The Boston Chamber Music Society has been in business for three decades because they are doing a huge amount right. Interesting, offbeat pieces keep turning up on their programs, and the core group of artists and guests remain very high-caliber.
Sunday night at Sanders Theater featured two pieces for two cellos, with an excellent guest cellist from Montreal, Denis Brott. The first piece, “Suite for Two Cellos and Piano” by Gian Carlo Menotti, featuring Brott, Ronald Thomas, and pianist Mihae Lee, was new to me and most likely to most of the audience. Best-known for his popular operas (Amahl and the Night Visitor, etc.) and as the longtime companion of Samuel Barber, Menotti was commissioned to write this lovely trio by the Chamber Music Society of Lincoln Center in honor of Gregor Piatigorsky. What a wonderful introduction to Menotti! It begins with a simple piano part and two lyrical cello parts answering each other, and passes through an assortment of moods, from old-fashioned heart-on-the-sleeve romanticism to manic jazziness. Lightweight and fun, it was a joy to hear, and the performances were lovely. My only quibble is I would have liked more piano sound; the lid was on the short stick.
The famous Shostakovich Piano Quintet received a tremendous performance by Lee, Thomas, violist Marcus Thompson (the Society’s Music Director), and violinists Harumi Rhodes and Ida Levin. This seems to be the season of breaking strings, and during the lengthy fugue Ronald Thomas’s cello was the latest victim. It took a while to get it back in tune, and when the quintet began again, I was amazed how much more focused they sounded even though they had been terrific to begin with. The playing had more energy and intensity and piece more brilliance. I heard the Takács Quartet Quartet and Marc-André Hamelin play it in November, but this felt like an entirely new experience. Harumi Rhodes was extraordinary as first violinist, and she and Ida Levin were superb together. Mihae Lee was her customary excellent self, and the two other strings played beautifully. Thompson dispatched the many viola solos with style and beauty.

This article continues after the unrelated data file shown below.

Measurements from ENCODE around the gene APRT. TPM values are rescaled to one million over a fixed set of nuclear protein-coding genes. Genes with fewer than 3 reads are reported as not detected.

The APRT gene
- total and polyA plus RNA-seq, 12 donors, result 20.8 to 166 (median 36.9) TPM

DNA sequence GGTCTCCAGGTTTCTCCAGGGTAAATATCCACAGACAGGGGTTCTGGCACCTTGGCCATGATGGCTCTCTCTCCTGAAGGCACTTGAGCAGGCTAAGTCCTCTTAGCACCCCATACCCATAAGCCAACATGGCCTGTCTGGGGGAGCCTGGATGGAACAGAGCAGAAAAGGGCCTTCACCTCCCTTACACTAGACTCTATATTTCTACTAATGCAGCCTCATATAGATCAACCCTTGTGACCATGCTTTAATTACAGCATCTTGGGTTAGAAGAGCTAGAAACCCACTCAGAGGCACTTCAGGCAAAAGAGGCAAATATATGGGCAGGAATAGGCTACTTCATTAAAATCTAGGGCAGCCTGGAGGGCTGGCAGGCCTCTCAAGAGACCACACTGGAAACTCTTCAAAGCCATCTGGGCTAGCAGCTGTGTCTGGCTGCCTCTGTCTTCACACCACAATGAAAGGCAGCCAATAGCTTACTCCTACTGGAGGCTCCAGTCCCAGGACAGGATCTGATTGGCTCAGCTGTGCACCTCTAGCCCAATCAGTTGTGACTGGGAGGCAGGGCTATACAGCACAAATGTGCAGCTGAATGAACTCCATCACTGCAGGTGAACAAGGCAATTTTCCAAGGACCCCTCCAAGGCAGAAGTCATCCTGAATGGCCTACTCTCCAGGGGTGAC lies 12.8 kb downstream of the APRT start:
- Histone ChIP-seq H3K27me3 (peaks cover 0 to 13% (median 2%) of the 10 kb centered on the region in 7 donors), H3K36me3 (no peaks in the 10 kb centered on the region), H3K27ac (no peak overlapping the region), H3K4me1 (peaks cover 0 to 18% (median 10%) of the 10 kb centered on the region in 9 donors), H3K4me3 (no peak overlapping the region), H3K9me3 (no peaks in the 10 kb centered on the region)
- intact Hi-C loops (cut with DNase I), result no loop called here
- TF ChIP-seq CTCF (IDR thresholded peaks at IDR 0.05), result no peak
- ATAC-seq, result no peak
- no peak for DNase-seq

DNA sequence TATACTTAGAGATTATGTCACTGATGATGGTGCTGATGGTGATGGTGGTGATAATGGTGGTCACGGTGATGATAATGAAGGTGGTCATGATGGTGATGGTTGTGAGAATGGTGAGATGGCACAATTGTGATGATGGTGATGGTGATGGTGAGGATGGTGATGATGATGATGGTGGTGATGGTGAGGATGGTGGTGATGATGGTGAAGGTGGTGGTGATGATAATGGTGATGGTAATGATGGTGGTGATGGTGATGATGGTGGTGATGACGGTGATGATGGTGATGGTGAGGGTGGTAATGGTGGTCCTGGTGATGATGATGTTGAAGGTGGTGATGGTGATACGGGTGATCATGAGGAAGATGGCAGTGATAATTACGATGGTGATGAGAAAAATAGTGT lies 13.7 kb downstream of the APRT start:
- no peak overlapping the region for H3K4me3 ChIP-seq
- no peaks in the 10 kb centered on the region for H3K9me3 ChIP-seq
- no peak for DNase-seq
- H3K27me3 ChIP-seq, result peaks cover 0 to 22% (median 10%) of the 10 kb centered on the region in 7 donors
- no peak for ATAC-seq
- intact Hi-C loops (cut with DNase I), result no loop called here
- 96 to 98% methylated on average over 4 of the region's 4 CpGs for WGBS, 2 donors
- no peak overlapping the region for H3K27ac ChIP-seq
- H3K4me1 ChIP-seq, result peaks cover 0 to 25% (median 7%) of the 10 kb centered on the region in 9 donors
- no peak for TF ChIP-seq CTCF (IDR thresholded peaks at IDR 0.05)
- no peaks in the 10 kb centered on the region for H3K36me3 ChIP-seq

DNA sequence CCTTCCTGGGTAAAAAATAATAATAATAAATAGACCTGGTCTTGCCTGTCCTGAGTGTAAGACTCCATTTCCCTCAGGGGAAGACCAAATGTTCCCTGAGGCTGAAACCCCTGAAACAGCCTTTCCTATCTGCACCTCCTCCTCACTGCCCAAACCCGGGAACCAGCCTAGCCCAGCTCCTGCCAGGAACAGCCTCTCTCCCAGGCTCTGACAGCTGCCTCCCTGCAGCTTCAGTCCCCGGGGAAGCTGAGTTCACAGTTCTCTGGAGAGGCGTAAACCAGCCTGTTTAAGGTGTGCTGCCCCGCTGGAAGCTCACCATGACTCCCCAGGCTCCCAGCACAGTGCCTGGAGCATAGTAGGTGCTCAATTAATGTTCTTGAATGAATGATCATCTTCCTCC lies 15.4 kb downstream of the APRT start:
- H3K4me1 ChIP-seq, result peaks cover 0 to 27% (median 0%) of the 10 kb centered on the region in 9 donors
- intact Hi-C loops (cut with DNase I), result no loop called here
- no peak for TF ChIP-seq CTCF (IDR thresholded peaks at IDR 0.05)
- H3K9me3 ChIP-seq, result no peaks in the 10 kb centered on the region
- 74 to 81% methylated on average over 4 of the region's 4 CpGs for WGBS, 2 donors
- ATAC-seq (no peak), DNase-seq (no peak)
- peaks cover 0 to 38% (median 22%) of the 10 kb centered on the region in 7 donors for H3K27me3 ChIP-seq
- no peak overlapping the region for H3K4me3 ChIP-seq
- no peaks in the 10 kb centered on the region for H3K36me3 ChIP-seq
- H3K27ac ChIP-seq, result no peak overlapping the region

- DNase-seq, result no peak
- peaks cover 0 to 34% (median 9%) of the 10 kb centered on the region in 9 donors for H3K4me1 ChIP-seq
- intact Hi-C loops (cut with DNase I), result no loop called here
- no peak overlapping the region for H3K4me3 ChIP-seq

The Quintet’s history is noteworthy, like other works of Shoshtakovich. It was composed in 1940, between the outbreak of the war in Europe and the Nazi invasion of Russia, and the premiere offered, in the words of Rostislav Dubinsky, first violinist of the Borodin Quartet, “the last ray of light before the future sank into a dark gloom.” Impressed by the composer’s First String Quartet (he wrote 15), the Moscow-based Beethoven Quartet had asked Shostakovich to write a quintet, with the composer himself at the piano. The work turned out to be one of his most popular, as well as the least likely to upset Stalin. The performance was a great success, and went on to win the controversial Stalin Prize, which came with a huge (100,000 rubles) cash award.
Free of the composer’s usual grotesqueries and ironies, the quintet is still instantly recognizable as Shostakovich, accessible, musically compelling, especially its massive prelude and fugues in the first two movements. The beautiful, slow fourth movement hints at a wrenching sadness, quickly dispelled in the finale.
In Shostakovich and Stalin, Solomon Volkov wrote that “the Piano Quintet breathes with the weary wisdom of a person who has just recovered from a serious illness. Here Shostakovich stepped back in time from Mahler to Bach…. The Soviet intelligentsia, recently drowning in the horrors of the Terror, wanted to surface for a brief moment to look around and catch its breath. A contemporary recalled that the piece appeared like a “precious crystal of timeless truth.”
In Schubert’s final year, 1828, he penned not only his extraordinary last three piano sonatas but also the wondrous String Quintet in C Major, D. 956. The program notes suggested that “Schubert’s innovation was to have the fifth instrument in his Quintet be a cello, rather than the viola of Mozart’s and Beethoven’s quintets,” but Boccherini used this combination long before Schubert. Regardless, Schubert’s work of genius received here as good a performance as it gets. Ida Levin was the spectacular first violinist throughout, and once again she and Harumi Rhodes played wonderfully together. The two cellists were well-matched, and the gorgeous second movement received an achingly beautiful performance by all, with Levin playing just exquisitely. It was Levin’s show throughout this piece; her spirited work was mesmerizing and made this performance one of the best I’ve ever heard. Schubert never heard a performance of this piece, as the public premiere occurred in 1850, with publication a few years after.
The Boston Chamber Music Society’s Summer Series (Saturdays at 8pm at Arsenal Center, Watertown) begins on August 3 with a most interesting program: Clara Schumann’s Piano Trio and Robert Schumann’s Piano Quartet in E-flat major. The location has been convenient and popular for BCMS Summer audiences.